Last Update 23:31
Friday, 15 December 2017

Concussion leads to post-career mental issues: FIFPro study

A separate FIFPro study found that footballers are also more prone to mental health problems after long-term injuries

Reuters , Tuesday 10 Oct 2017
Reuters
Share/Bookmark
Views: 2123
Share/Bookmark
Views: 2123

Athletes who suffer concussions during their careers are more prone to anxiety, depression and sleep disturbance after retirement, according to new research by soccer’s world players’ union FIFPro.

A survey of 576 male former first division soccer, ice hockey and rugby players from France, Finland, Ireland, Norway, South Africa, Spain, Sweden and Switzerland found that multiple concussions resulted in higher rates of common mental illness.

“This is an important piece of research that suggests concussion might be a contributor to the mental health problems suffered by many players,” FIFPro’s chief medical officer Dr. Vincent Gouttebarge, said in a statement.

“We as football stakeholders -- federations, clubs and player unions -- need to be alert to the mental health of players, both during and after their careers.”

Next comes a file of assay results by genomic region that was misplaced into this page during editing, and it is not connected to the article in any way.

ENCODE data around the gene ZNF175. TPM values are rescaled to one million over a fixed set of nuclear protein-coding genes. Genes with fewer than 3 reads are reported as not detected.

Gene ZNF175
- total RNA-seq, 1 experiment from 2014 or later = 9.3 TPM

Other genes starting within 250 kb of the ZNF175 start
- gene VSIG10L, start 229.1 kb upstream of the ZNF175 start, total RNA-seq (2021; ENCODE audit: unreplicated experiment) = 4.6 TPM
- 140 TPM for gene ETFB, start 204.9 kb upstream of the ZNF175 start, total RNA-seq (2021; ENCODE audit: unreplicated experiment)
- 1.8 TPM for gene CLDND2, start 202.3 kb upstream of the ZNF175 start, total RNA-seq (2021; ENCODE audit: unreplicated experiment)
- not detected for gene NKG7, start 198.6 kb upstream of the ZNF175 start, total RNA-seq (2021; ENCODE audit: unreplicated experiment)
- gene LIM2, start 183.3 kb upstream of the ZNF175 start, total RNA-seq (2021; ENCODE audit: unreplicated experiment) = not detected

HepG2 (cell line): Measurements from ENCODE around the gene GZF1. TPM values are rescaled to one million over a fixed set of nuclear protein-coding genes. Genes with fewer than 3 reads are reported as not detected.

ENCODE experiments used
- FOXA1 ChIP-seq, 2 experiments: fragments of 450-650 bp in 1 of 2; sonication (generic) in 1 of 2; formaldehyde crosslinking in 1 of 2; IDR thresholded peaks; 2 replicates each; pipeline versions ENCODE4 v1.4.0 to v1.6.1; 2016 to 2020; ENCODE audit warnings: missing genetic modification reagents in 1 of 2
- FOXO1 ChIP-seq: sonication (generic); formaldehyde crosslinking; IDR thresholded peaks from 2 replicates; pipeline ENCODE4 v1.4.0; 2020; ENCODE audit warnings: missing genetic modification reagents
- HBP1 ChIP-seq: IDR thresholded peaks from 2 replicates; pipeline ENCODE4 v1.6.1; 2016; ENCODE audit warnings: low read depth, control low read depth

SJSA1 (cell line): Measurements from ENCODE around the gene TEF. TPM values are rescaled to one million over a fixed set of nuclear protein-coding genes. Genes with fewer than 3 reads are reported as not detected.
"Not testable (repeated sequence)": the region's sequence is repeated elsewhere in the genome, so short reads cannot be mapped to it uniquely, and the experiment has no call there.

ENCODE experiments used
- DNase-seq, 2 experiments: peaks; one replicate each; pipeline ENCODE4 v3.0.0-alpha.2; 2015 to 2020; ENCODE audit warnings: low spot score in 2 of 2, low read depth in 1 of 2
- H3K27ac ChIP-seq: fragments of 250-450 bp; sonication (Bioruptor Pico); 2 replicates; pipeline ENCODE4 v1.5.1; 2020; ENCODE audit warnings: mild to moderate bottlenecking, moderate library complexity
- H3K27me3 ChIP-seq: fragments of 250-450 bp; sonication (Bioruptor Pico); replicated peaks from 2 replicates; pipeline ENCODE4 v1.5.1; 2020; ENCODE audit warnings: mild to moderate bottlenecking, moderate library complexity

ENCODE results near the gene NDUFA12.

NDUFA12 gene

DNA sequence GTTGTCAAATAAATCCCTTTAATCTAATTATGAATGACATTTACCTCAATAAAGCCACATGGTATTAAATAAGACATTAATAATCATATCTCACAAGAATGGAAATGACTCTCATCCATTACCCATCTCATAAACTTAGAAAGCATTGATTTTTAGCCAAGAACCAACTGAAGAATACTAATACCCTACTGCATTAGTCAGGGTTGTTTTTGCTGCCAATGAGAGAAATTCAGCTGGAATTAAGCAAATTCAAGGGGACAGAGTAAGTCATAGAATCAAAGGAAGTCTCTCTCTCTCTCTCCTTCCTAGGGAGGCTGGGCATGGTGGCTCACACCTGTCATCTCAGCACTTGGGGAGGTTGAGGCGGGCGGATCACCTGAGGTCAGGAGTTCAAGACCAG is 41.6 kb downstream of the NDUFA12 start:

Gouttebarge, who carried out the study with sports medicine experts from the South Africa, Japan and Britain, said better education was needed to warn players of the risks.

The study found that athletes who suffered four or five concussions during their career were 1.5 times more likely to report symptoms of common mental disorders.

Those who suffered six or more concussions were between two and five times more likely to report symptoms.

A separate FIFPro study found that footballers are also more prone to mental health problems after long-term injuries.

“Players who miss more than 28 days through injury are two to seven times more likely to experience symptoms of common mental disorders in the subsequent 12 months than counterparts who did not have any injuries,” FIFPro said. 

Short link:

 

Email
 
Name
 
Comment's
Title
 
Comment
Ahram Online welcomes readers' comments on all issues covered by the site, along with any criticisms and/or corrections. Readers are asked to limit their feedback to a maximum of 1000 characters (roughly 200 words). All comments/criticisms will, however, be subject to the following code
  • We will not publish comments which contain rude or abusive language, libelous statements, slander and personal attacks against any person/s.
  • We will not publish comments which contain racist remarks or any kind of racial or religious incitement against any group of people, in Egypt or outside it.
  • We welcome criticism of our reports and articles but we will not publish personal attacks, slander or fabrications directed against our reporters and contributing writers.
  • We reserve the right to correct, when at all possible, obvious errors in spelling and grammar. However, due to time and staffing constraints such corrections will not be made across the board or on a regular basis.
Latest

© 2010 Ahram Online.